PHILIPSBURG:— I don’t remember a time that the relationship between these 2 entities has not been strained. Yes, we have had lulls, but the underlying currents have always been present. I remember the early years following the constitutional referendum of 2000 when the position of the Kingdom government was “no separate (read: country) status” for any entity in the Kingdom. You were either in or out!
10 years after our referendum, parties had managed to get out of that quandary to the cautious satisfaction of parties, it seemed.
Nevertheless, some thorny issues remained, not in the last place the opposing positions partners on both sides of the ocean take as far as the contentious article 43 of the Charter is concerned.
The recent amendment to the Charter while a step in the right direction, does not totally mitigate the democratic deficit, which remains a thorn in the relationship.
Fast forward to today and not wanting to rehash the whole story regarding the Integrity Chamber, let’s establish at least the following:
The GOVERNMENT of St. Maarten presented draft legislation with respect to the Integrity Chamber.
The PARLIAMENT of St. Maarten adopted the draft legislation and passed it.
The CONSTITUTIONAL COURT of St. Maarten rejected the ordinance (law).
THE GOVERNMENT of St. Maarten followed through with the agreed upon Protocol of May 24, 2015.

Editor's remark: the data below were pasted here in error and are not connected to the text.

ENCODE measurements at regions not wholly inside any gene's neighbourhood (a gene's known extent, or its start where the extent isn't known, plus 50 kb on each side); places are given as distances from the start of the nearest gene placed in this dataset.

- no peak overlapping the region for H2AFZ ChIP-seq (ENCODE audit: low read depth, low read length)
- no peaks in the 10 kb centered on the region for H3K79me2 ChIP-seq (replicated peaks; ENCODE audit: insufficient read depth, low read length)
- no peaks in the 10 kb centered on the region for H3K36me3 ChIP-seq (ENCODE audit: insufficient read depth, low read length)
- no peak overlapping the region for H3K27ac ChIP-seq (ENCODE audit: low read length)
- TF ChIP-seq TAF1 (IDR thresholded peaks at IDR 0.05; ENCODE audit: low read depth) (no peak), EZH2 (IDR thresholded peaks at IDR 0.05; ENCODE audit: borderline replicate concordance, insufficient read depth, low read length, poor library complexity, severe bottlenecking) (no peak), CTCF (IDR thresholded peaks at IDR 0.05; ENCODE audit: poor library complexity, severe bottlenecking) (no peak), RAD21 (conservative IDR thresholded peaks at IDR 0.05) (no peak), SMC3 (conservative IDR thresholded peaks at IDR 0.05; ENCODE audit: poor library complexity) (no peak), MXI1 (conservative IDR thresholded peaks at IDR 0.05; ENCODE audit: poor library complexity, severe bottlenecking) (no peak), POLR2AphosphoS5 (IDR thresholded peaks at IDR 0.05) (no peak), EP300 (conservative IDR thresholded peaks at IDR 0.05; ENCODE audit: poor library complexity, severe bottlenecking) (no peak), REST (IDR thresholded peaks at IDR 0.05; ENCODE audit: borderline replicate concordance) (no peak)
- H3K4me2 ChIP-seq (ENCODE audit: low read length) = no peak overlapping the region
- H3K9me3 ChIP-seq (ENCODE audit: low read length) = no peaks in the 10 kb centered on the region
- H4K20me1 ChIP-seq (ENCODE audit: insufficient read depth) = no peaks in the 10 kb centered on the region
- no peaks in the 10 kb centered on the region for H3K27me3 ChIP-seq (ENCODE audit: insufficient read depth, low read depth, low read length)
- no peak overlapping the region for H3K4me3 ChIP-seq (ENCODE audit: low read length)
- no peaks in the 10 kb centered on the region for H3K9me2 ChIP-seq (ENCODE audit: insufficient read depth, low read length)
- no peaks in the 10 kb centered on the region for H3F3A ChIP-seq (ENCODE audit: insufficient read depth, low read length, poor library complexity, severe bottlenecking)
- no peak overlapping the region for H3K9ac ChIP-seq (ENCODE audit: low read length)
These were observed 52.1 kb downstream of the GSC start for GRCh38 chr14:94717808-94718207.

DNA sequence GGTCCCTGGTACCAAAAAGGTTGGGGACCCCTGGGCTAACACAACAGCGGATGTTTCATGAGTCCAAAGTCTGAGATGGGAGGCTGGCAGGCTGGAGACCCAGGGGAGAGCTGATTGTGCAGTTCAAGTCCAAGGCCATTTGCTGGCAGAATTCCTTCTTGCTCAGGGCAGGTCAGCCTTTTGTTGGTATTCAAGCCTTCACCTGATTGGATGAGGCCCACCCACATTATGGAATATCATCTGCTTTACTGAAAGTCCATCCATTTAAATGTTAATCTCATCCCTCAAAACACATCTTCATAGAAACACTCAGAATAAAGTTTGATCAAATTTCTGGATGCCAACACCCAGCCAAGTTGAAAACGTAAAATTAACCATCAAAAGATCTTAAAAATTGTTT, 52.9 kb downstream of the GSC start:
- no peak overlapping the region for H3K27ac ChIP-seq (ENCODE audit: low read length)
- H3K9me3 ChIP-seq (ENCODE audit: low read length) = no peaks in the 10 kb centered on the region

The KINGDOM GOVERNMENT retreated (it seems) from the process.
The GOVERNMENT of St. Maarten continued at its pace and based on its priorities in the area of integrity.
Just before the Dutch election, the Kingdom government got in gear again and unilaterally restarted the process, which it had deserted following the signed protocol of 2015.
Who is in their right? Who stuck to the bargain?
These 2 questions over the past weeks have not been resolved at least to the satisfaction and agreement of all.
Within the current constellation, I don’t see an amicable solution to the fundamental questions of this relationship and surely not in the near future.
Digging our heels in at this time, while at the same time knowing that we will not be out of this relationship “tomorrow”, serves no one. I can think of the effect this “digging in” will have in the area of health (hospital), low-interest financing, cooperation (landfill), de-risking, prison and several other areas, windward islands cooperation etc.
So rather than dig in, let’s reset. Agree to a point, where at least we were on the same page and work forward, while respecting the autonomy of, in this case, St. Maarten. I hope and pray that the caretaker government of the Kingdom (read: the Netherlands) will respect this and move forward cautiously, allowing some time to reset.
Sarah Wescot Williams
Chairlady of Parliament